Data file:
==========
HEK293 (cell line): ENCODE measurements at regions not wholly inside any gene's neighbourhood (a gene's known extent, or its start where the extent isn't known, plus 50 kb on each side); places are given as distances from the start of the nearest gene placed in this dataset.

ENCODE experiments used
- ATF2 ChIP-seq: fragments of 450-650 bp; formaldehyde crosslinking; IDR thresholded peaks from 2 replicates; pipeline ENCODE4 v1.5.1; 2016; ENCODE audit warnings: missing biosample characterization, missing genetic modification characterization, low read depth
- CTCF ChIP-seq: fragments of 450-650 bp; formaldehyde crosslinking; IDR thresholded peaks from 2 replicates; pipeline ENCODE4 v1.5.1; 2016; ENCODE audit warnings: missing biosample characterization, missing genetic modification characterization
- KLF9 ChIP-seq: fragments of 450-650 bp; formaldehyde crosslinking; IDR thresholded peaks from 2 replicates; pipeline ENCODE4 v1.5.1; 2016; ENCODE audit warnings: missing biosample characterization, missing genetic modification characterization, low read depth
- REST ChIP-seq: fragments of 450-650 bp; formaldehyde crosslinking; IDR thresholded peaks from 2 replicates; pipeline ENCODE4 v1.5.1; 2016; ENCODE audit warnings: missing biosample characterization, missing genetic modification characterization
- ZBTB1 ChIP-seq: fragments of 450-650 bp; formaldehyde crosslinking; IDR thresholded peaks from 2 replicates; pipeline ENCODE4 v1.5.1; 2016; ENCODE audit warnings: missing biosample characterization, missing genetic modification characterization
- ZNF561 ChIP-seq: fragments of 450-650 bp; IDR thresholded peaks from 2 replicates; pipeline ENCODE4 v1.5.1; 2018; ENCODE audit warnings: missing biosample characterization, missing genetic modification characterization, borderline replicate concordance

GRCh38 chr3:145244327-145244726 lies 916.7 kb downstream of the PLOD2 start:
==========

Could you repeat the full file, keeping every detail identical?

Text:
HEK293 (cell line): ENCODE measurements at regions not wholly inside any gene's neighbourhood (a gene's known extent, or its start where the extent isn't known, plus 50 kb on each side); places are given as distances from the start of the nearest gene placed in this dataset.

ENCODE experiments used
- ATF2 ChIP-seq: fragments of 450-650 bp; formaldehyde crosslinking; IDR thresholded peaks from 2 replicates; pipeline ENCODE4 v1.5.1; 2016; ENCODE audit warnings: missing biosample characterization, missing genetic modification characterization, low read depth
- CTCF ChIP-seq: fragments of 450-650 bp; formaldehyde crosslinking; IDR thresholded peaks from 2 replicates; pipeline ENCODE4 v1.5.1; 2016; ENCODE audit warnings: missing biosample characterization, missing genetic modification characterization
- KLF9 ChIP-seq: fragments of 450-650 bp; formaldehyde crosslinking; IDR thresholded peaks from 2 replicates; pipeline ENCODE4 v1.5.1; 2016; ENCODE audit warnings: missing biosample characterization, missing genetic modification characterization, low read depth
- REST ChIP-seq: fragments of 450-650 bp; formaldehyde crosslinking; IDR thresholded peaks from 2 replicates; pipeline ENCODE4 v1.5.1; 2016; ENCODE audit warnings: missing biosample characterization, missing genetic modification characterization
- ZBTB1 ChIP-seq: fragments of 450-650 bp; formaldehyde crosslinking; IDR thresholded peaks from 2 replicates; pipeline ENCODE4 v1.5.1; 2016; ENCODE audit warnings: missing biosample characterization, missing genetic modification characterization
- ZNF561 ChIP-seq: fragments of 450-650 bp; IDR thresholded peaks from 2 replicates; pipeline ENCODE4 v1.5.1; 2018; ENCODE audit warnings: missing biosample characterization, missing genetic modification characterization, borderline replicate concordance

GRCh38 chr3:145244327-145244726 lies 916.7 kb downstream of the PLOD2 start: